In 1898 he began to send poems to Dr. Krastev from the literary magazine “Thought”(“Misal”), who published them. However, the poet was renamed because the editors felt that the name Kracholov was not suitable for such beautiful poems. Therefore, he was given the pseudonym Yavorov by Pencho Slaveykov.

The "Thought" (Misal) circle, Pencho Slaveykov, Peyo Yavorov, Petko Todorov, Dr. Krastyo Krastev

With the assistance of Dr. Krastyo Krastev and Pencho Slaveykov, Yavorov moved to Sofia and became an associate and editor of the literary magazine "Thought" published by them. His first work, which greatly impressed the aesthetes of the "Thought" circle and became an integral part of it, was the poem "Calliope". In 1901, he published his first collection of poems titled "Poems", which became an emblematic literary event. The second edition of the book is from 1904 and has a foreword by Pencho Slaveykov. During this period, the poet worked as a librarian, and later as a dramatist of the National Theater. The fruit of his work in the theater are two plays - "At the Skirts of Vitosha" (1910) and "When thunder strikes, how the echo fades" (1912). Sent several times abroad to improve his literature - in Nancy, Geneva, Vienna, Paris, Yavorov diligently read modern French poetry. In 1905, he became close friends with Dora Gabe. Adjusting to the vanity and poverty of the literary and secular manners in the capital proved to be quite challenging for him

Love in the life and work of the poet

Two women occupied a central place in the life and work of Peyo Yavorov - Mina Todorova and Lora Kavarvelova. In 1906 the poet fell in love with 16-year-old Mina, sister of Petko Todorov. She was an extremely modest and fragile girl, carrying a beautiful soul, who forever captivated Yavorov. He dedicated his poems "Two lovely eyes", "Annunciation" and "Enchantress". However, their love was impossible, due to the reluctance of the girl's relatives for her to connect her life with Yavorov’s. For him, the beloved was an angel, a child, a desire and a dream. She was unattainable, bright and sublime, and the love he felt for her was deep, pure and sincere. Mina Todorova died of tuberculosis in a sanatorium and was buried in Paris, France. In 1910 on one of his trips, Yavorov sent his farewell to her. After losing Mina, he fell into severe depression.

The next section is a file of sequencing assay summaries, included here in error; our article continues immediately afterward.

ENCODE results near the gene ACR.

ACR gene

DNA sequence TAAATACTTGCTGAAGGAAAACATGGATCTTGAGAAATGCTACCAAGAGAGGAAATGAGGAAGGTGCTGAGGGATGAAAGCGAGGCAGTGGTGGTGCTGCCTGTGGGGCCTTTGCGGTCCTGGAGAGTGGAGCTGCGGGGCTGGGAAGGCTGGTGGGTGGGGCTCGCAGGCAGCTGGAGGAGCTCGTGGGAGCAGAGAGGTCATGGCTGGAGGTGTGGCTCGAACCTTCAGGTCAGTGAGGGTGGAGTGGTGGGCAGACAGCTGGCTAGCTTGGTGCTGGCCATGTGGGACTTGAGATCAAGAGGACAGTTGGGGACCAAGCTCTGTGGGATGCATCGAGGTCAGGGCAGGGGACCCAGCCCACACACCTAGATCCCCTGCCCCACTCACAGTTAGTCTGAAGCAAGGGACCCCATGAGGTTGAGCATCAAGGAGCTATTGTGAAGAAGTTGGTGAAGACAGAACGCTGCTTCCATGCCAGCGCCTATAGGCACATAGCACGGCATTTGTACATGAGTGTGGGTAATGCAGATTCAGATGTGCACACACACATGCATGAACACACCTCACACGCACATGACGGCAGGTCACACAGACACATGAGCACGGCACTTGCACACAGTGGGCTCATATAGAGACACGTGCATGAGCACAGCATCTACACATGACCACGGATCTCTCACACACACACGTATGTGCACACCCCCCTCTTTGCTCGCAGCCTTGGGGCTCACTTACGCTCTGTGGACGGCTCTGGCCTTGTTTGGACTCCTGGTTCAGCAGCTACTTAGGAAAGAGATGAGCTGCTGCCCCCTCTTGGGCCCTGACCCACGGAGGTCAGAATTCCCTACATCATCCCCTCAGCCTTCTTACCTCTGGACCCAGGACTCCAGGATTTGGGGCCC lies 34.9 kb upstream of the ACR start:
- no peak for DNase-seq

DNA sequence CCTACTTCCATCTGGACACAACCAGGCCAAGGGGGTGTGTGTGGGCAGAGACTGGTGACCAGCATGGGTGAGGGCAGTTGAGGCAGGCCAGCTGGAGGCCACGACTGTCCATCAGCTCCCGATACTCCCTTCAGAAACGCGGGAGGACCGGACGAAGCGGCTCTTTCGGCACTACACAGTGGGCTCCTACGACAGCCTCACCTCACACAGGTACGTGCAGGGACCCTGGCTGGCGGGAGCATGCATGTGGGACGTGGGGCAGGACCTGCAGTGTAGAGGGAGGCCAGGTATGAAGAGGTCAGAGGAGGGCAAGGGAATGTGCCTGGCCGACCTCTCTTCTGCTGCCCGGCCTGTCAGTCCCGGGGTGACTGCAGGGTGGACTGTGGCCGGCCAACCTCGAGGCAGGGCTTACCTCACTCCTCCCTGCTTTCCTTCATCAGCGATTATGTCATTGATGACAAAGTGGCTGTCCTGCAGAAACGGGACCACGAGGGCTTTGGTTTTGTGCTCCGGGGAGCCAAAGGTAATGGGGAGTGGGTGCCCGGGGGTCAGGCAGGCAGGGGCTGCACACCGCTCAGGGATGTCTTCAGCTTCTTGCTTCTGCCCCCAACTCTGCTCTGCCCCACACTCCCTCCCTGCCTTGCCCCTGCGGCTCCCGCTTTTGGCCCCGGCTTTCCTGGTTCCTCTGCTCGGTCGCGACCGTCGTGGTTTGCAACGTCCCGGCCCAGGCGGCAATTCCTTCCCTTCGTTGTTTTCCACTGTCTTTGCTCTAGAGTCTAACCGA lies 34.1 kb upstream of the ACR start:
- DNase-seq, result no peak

“Two lovely eyes. A child's soul
In two lovely eyes - music - sunrise.
They want and promise nothing at all...
I'm praying for your soul,"

"Two lovely eyes"

"Две хубави очи. Душата на дете
в две хубави очи; -музика – лъчи
Не искат и не обещават те…
Душата ми се моли,"

“Две хубави очи”

In Paris, at the grave of his beloved, Lora Karavelova found Yavorov. She confessed her feelings for him and they both started living together in Sofia. In 1912 the two lovers got married shortly before Yavorov left for the front in Kyustendil. Lora was rich and wayward, the daughter of former Prime Minister Petko Todorov. She developed paranoid jealousy and was prone to hysteria. The correspondence between the two testifies to the ardent and stormy love between them, marked by many passions and excitements. To Lora, the poet dedicated his poem "Wail". For the lyrical hero, love was sinful and passionate, associated with hellish pain, and his soul was wounded by such an experience. The fatal end came on November 29, 1913, when Lora shot herself and Yavorov attempted suicide (he left a one-line obituary: "My dear Lora shot herself. I will follow her"). The shot only pierced the temple and blinded him. Abandoned by everyone and crushed by the trial, on October 29, 1914, the poet took a large dose of poison and shot himself. Yavorov's only wish was to be buried in his Chetnik (revolutionary) clothes. Although the poet left this world, the mark he left in Bulgarian literature remains eternal. And that's why he is a Bulgarian you should know about.

More Bulgarians you should know about:

Dechko Uzunov

Rayna Knyaginya

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Tags: poetry, yavorov, Bulgarian, peyo